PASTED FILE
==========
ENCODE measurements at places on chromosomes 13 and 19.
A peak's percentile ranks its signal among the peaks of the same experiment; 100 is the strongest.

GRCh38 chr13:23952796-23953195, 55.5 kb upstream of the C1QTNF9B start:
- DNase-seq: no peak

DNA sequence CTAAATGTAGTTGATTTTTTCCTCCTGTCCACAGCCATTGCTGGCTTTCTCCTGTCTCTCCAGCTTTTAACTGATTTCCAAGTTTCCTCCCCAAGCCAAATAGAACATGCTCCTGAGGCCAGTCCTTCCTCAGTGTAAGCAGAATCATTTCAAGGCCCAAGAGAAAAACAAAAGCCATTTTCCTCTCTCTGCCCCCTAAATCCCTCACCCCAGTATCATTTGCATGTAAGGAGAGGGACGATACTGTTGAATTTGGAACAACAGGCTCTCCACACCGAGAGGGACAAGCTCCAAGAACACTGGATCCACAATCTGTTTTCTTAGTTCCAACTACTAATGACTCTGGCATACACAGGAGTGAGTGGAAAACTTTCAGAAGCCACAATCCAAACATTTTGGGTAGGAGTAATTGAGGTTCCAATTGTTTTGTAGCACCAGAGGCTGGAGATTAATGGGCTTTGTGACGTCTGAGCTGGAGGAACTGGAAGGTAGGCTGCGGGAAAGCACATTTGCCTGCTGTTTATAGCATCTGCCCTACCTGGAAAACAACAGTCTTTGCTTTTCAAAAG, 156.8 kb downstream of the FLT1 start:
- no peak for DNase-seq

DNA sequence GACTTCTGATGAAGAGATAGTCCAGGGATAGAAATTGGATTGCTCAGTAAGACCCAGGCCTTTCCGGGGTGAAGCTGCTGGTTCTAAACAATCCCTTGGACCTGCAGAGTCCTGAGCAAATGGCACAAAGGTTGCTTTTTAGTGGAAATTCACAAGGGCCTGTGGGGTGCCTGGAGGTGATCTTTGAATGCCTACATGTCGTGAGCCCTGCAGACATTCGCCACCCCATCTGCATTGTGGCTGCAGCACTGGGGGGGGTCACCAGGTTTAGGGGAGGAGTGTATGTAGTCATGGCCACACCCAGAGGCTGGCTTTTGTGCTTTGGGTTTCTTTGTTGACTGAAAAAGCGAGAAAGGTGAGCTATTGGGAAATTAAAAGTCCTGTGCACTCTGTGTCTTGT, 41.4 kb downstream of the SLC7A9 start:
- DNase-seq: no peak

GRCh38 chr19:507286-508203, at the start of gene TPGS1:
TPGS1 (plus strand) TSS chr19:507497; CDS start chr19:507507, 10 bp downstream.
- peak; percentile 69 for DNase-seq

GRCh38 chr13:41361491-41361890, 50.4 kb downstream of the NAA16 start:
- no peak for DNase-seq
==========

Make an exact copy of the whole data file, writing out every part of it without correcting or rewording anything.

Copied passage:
ENCODE measurements at places on chromosomes 13 and 19.
A peak's percentile ranks its signal among the peaks of the same experiment; 100 is the strongest.

GRCh38 chr13:23952796-23953195, 55.5 kb upstream of the C1QTNF9B start:
- DNase-seq: no peak

DNA sequence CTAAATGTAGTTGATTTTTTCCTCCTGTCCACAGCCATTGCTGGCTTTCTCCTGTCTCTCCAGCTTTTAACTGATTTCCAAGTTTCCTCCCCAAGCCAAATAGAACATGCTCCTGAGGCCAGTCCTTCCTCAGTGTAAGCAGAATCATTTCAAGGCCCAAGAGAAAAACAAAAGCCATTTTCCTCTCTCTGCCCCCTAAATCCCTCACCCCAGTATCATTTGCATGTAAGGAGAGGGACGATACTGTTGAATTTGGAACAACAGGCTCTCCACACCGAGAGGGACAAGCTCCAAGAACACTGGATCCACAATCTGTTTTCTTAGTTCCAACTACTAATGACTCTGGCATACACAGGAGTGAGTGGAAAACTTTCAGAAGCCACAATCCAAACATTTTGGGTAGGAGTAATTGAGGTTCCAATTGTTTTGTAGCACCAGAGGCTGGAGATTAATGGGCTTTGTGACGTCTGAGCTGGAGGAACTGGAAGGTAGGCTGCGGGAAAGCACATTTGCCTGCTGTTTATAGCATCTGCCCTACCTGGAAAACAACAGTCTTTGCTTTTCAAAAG, 156.8 kb downstream of the FLT1 start:
- no peak for DNase-seq

DNA sequence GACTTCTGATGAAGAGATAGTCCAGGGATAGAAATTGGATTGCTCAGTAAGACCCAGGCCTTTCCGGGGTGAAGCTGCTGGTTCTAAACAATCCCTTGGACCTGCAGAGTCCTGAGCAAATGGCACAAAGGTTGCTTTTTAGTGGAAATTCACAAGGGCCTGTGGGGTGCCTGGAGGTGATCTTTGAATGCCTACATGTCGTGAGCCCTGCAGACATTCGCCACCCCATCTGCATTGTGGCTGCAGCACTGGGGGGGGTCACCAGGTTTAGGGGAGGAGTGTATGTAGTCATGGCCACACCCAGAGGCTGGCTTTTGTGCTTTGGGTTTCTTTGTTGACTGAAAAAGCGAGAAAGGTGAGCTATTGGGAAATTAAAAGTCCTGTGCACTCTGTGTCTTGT, 41.4 kb downstream of the SLC7A9 start:
- DNase-seq: no peak

GRCh38 chr19:507286-508203, at the start of gene TPGS1:
TPGS1 (plus strand) TSS chr19:507497; CDS start chr19:507507, 10 bp downstream.
- peak; percentile 69 for DNase-seq

GRCh38 chr13:41361491-41361890, 50.4 kb downstream of the NAA16 start:
- no peak for DNase-seq